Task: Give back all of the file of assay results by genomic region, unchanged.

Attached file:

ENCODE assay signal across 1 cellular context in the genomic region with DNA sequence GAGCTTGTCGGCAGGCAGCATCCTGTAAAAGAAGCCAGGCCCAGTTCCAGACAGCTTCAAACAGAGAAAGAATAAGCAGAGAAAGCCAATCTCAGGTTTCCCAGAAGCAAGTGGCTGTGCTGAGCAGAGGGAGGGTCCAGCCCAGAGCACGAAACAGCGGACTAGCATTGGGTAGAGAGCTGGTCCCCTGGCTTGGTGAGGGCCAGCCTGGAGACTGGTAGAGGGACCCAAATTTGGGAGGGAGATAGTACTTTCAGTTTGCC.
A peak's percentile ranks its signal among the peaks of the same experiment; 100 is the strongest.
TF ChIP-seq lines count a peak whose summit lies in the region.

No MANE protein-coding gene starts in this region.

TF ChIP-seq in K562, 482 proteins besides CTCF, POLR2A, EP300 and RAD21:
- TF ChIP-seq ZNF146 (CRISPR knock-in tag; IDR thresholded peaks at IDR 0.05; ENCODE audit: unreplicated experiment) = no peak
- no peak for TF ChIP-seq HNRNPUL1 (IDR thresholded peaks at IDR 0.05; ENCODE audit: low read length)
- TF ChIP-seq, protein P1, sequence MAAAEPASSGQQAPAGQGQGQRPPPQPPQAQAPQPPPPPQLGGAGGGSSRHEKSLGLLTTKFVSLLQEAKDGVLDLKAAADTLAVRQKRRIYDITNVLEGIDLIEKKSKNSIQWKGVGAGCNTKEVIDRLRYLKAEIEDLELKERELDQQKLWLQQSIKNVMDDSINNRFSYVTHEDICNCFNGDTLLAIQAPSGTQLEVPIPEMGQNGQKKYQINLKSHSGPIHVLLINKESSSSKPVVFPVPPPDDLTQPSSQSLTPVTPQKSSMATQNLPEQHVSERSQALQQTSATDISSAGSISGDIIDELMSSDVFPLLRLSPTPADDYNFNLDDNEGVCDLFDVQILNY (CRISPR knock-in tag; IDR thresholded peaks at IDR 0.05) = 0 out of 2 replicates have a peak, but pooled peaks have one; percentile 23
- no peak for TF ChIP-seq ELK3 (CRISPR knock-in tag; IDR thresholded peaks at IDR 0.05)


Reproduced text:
ENCODE assay signal across 1 cellular context in the genomic region with DNA sequence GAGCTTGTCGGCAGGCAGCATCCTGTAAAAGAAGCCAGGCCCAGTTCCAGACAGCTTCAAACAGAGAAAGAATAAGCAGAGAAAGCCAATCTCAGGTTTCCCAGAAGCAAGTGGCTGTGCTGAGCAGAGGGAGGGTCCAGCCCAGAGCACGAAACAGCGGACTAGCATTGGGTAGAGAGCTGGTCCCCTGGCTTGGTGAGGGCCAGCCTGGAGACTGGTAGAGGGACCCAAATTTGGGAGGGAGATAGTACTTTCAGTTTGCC.
A peak's percentile ranks its signal among the peaks of the same experiment; 100 is the strongest.
TF ChIP-seq lines count a peak whose summit lies in the region.

No MANE protein-coding gene starts in this region.

TF ChIP-seq in K562, 482 proteins besides CTCF, POLR2A, EP300 and RAD21:
- TF ChIP-seq ZNF146 (CRISPR knock-in tag; IDR thresholded peaks at IDR 0.05; ENCODE audit: unreplicated experiment) = no peak
- no peak for TF ChIP-seq HNRNPUL1 (IDR thresholded peaks at IDR 0.05; ENCODE audit: low read length)
- TF ChIP-seq, protein P1, sequence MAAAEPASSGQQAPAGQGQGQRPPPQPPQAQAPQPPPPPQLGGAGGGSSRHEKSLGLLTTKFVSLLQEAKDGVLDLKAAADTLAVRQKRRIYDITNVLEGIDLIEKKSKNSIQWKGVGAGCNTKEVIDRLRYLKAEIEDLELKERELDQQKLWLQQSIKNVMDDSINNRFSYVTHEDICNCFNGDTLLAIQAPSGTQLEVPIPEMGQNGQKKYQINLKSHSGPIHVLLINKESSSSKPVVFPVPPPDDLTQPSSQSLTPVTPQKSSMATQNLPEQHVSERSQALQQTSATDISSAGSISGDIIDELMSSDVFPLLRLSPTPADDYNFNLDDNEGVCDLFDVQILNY (CRISPR knock-in tag; IDR thresholded peaks at IDR 0.05) = 0 out of 2 replicates have a peak, but pooled peaks have one; percentile 23
- no peak for TF ChIP-seq ELK3 (CRISPR knock-in tag; IDR thresholded peaks at IDR 0.05)